Geometry ( ;
geo = earth,
metria
= measure) is a part of
mathematics
concerned with questions of size, shape, relative position of
figures and with properties of space. Geometry is one of the oldest
sciences. Initially a body of practical knowledge concerning
lengths,
areas, and
volumes, in the 3rd century BC geometry was
put into an
axiomatic form by
Euclid, whose treatment—
Euclidean geometry—set a standard for
many centuries to follow. The field of
astronomy, especially mapping the positions of the
stars and planets on the celestial sphere, served as an important
source of geometric problems during the next one and a half
millennia. A mathematician who works in the field of geometry is
called a geometer.
Introduction of
coordinates by
René Descartes and the concurrent
development of
algebra marked a new stage
for geometry, since geometric figures, such as
plane curves, could now be represented
analytically, i.e., with functions and
equations. This played a key role in the emergence of
calculus in the 17th century. Furthermore, the
theory of
perspective showed
that there is more to geometry than just the metric properties of
figures. The subject of geometry was further enriched by the study
of intrinsic structure of geometric objects that originated with
Euler and
Gauss and led to the creation of
topology and
differential geometry.
Since the 19th-century discovery of
non-Euclidean geometry, the concept
of
space has undergone a radical
transformation. Contemporary geometry considers
manifolds, spaces that are considerably more
abstract than the familiar
Euclidean
space, which they only approximately resemble at small scales.
These spaces may be endowed with additional structure, allowing one
to speak about length. Modern geometry has multiple strong bonds
with
physics, exemplified by the ties
between
Riemannian geometry and
general relativity. One of the
youngest physical theories,
string
theory, is also very geometric in flavour.
The visual nature of geometry makes it initially more accessible
than other parts of mathematics, such as
algebra or
number
theory. However, the geometric language is also used in
contexts that are far removed from its traditional, Euclidean
provenance, for example, in
fractal
geometry, and especially in
algebraic geometry.
Overview
Recorded development of geometry spans more than two
millennia. It is hardly surprising that
perceptions of what constituted geometry evolved throughout the
ages.
Practical geometry
There is little doubt that geometry originated as a
practical science, concerned with surveying, measurements,
areas, and volumes. Among the notable accomplishments one finds
formulas for
lengths,
areas and
volumes, such as
Pythagorean theorem,
circumference and
area of a circle, area of a
triangle, volume of a
cylinder,
sphere,
and a
pyramid. Development of
astronomy led to emergence of
trigonometry and
spherical trigonometry, together with
the attendant computational techniques.
Axiomatic geometry
A method of computing certain inaccessible distances or heights
based on
similarity of
geometric figures and attributed to
Thales
presaged more abstract approach to geometry taken by
Euclid in his
Elements, one of the most influential
books ever written. Euclid introduced certain
axioms, or
postulates,
expressing primary or self-evident properties of points, lines, and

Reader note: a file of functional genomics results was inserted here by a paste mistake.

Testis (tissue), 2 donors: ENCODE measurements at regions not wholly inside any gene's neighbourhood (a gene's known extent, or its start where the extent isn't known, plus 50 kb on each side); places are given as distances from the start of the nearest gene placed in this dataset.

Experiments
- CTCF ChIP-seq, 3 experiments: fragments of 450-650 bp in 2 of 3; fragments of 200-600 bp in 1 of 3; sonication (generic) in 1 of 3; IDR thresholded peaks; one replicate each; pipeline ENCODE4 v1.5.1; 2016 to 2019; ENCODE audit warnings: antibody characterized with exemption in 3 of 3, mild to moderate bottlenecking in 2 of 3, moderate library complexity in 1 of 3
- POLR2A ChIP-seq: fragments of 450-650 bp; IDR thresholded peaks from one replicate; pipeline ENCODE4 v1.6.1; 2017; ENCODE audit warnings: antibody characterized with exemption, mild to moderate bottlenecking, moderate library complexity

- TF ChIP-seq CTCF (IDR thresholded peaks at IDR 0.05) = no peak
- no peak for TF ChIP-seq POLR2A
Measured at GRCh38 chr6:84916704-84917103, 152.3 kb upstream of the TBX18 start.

planes. He proceeded to rigorously deduce other properties by
mathematical reasoning. The characteristic feature of Euclid's
approach to geometry was its rigor. In the 20th century,
David Hilbert employed axiomatic reasoning in
his attempt to update Euclid and provide modern foundations of
geometry.
Geometric constructions
Ancient scientists paid special attention to constructing geometric
objects that had been described in some other way. Classical
instruments allowed in geometric constructions are those with
compass and
straightedge. However, some problems turned out to be
difficult or impossible to solve by these means alone, and
ingenious constructions using parabolas and other curves, as well
as mechanical devices, were found. The approach to geometric
problems with geometric or mechanical means is known as
synthetic geometry.
Numbers in geometry
Already
Pythagoreans considered the
role of numbers in geometry. However, the discovery of
incommensurable lengths,
which contradicted their philosophical views, made them abandon
(abstract) numbers in favour of (concrete) geometric quantities,
such as length and area of figures. Numbers were reintroduced into
geometry in the form of
coordinates by
Descartes, who realized that the study of
geometric shapes can be facilitated by their algebraic
representation.
Analytic geometry
applies methods of algebra to geometric questions, typically by
relating geometric
curves and algebraic
equations. These ideas played a key role in
the development of
calculus in the 17th
century and led to discovery of many new properties of plane
curves. Modern
algebraic geometry
considers similar questions on a vastly more abstract level.
Geometry of position
Even in ancient times, geometers considered questions of relative
position or spatial relationship of geometric figures and shapes.
Some examples are given by inscribed and circumscribed circles of
polygons, lines intersecting and tangent to
conic sections, the
Pappus and
Menelaus configurations of points and
lines. In the Middle Ages new and more complicated questions of
this type were considered: What is the maximum number of spheres
simultaneously touching a given sphere of the same radius (
kissing number problem)? What is the
densest
packing of spheres of equal
size in space (
Kepler conjecture)?
Most of these questions involved 'rigid' geometrical shapes, such
as lines or spheres.
Projective,
convex and
discrete geometry are three
sub-disciplines within present day geometry that deal with these
and related questions.